The photos were “stitched together” to provide an incredible visual record of every centimeter of the outside of the ship. Many of the photos will eventually be shown to the public.

Moon-landing map; Image: NASA
News Science

Scientists Discover Water On The Moon

Scientists recently found out there is 100 times more water on the moon than they thought there was.

Scientists discovered the water when they looked at some pieces of moon rock.

They found water in tiny samples of magma, which was trapped in crystal. Magma is a rock made from cooled lava.

Canadian Astronaut Chris Hadfield told Teaching Kids the News that the water is a very valuable discovery.

“It’s like finding diamonds or gold in a remote frontier,” Hadfield said.

Vesta asteroid/planet/protoplanet
Science

The Vesta Asteroid… Er, Planet… Er, Object?

When you want to know more about something, you check it out, right? That’s exactly what scientists at NASA are doing.

They want to know more about an object in space they call Vesta. Is it an asteroid? A planet? What exactly is it?

Two months ago, they launched the Dawn spacecraft. Its job is to orbit and observe Vesta.

Vesta is officially listed by NASA as a “minor planet,” which means that it is an object orbiting around the sun.

But Vesta isn’t really a planet at all. It’s simply an object in space.

It has also been called an asteroid, a dwarf planet (a tiny planet), and a protoplanet, which is an object that started the same way as other planets, like Venus and Mercury, but never fully developed.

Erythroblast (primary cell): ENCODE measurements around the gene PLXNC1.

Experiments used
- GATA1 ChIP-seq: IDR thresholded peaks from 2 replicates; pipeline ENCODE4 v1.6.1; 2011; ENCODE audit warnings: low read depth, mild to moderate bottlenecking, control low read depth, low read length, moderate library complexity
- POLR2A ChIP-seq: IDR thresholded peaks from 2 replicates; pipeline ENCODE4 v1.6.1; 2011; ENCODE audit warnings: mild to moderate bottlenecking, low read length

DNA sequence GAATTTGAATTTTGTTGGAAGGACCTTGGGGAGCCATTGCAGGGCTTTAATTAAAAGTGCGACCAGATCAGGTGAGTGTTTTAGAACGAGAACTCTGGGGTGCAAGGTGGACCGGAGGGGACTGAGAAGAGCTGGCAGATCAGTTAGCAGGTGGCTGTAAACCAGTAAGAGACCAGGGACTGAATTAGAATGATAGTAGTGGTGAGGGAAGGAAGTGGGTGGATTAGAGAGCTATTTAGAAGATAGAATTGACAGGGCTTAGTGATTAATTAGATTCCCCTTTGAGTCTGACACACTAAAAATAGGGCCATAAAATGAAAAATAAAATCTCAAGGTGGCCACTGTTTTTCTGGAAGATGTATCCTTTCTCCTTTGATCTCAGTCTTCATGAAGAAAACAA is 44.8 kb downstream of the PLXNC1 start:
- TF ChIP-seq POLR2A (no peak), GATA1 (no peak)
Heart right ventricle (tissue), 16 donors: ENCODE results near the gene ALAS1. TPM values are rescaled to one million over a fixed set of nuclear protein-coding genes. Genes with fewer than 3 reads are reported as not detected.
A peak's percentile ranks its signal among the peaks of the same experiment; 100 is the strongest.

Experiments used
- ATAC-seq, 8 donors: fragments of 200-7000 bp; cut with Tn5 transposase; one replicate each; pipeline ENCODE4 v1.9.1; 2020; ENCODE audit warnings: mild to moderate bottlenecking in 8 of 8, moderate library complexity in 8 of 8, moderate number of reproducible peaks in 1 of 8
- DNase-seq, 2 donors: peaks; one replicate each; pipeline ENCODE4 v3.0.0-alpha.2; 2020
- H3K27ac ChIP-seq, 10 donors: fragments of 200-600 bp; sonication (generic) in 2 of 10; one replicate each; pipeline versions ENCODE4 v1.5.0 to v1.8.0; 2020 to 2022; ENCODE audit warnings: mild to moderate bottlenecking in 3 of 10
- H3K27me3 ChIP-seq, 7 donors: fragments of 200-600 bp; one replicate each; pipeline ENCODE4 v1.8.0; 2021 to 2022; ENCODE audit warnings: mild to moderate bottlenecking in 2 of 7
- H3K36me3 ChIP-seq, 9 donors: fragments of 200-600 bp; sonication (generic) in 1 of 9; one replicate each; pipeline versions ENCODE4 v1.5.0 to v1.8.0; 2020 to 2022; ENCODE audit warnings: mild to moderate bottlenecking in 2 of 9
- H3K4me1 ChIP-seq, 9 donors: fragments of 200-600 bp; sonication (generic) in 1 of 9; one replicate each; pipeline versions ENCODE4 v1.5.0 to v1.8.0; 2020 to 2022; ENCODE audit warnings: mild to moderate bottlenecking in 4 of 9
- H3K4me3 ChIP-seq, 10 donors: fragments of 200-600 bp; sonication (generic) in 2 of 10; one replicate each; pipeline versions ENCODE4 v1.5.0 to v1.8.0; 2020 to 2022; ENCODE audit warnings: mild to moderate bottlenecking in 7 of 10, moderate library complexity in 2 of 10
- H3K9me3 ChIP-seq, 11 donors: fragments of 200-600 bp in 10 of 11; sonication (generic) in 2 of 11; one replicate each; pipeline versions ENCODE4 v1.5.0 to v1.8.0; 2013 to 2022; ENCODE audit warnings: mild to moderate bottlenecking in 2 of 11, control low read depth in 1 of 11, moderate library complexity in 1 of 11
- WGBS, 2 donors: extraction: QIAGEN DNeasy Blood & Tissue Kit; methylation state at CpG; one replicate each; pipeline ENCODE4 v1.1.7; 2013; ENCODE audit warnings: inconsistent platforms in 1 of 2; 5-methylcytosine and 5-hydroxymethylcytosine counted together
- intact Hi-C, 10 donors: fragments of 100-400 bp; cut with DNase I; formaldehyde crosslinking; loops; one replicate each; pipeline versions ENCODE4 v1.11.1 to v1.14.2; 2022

Marshall Zhang image Andrew Wallace Toronto Star
Health Science

High School Student Working On Cystic Fibrosis

Thousands of young students across Canada take part in science projects to learn about the world around them.

Marshall Zhang, 16, in grade 11 in Richmond Hill, Ont., earned first place in a national science competition this year. He discovered something amazing while doing research on a disease called cystic fibrosis.

Marshall used a supercomputer network called SCINET. He had never used the network before, but quickly learned how to use it because he was already good at using computers.

“Marshall applied his interest and skills in computer graphics, which he developed while in Grade 5 and 6, to solve problems presented by cystic fibrosis,” said Tony Legault, the Toronto co-ordinator for the Sanofi-Aventis BioTalent Challenge science competition.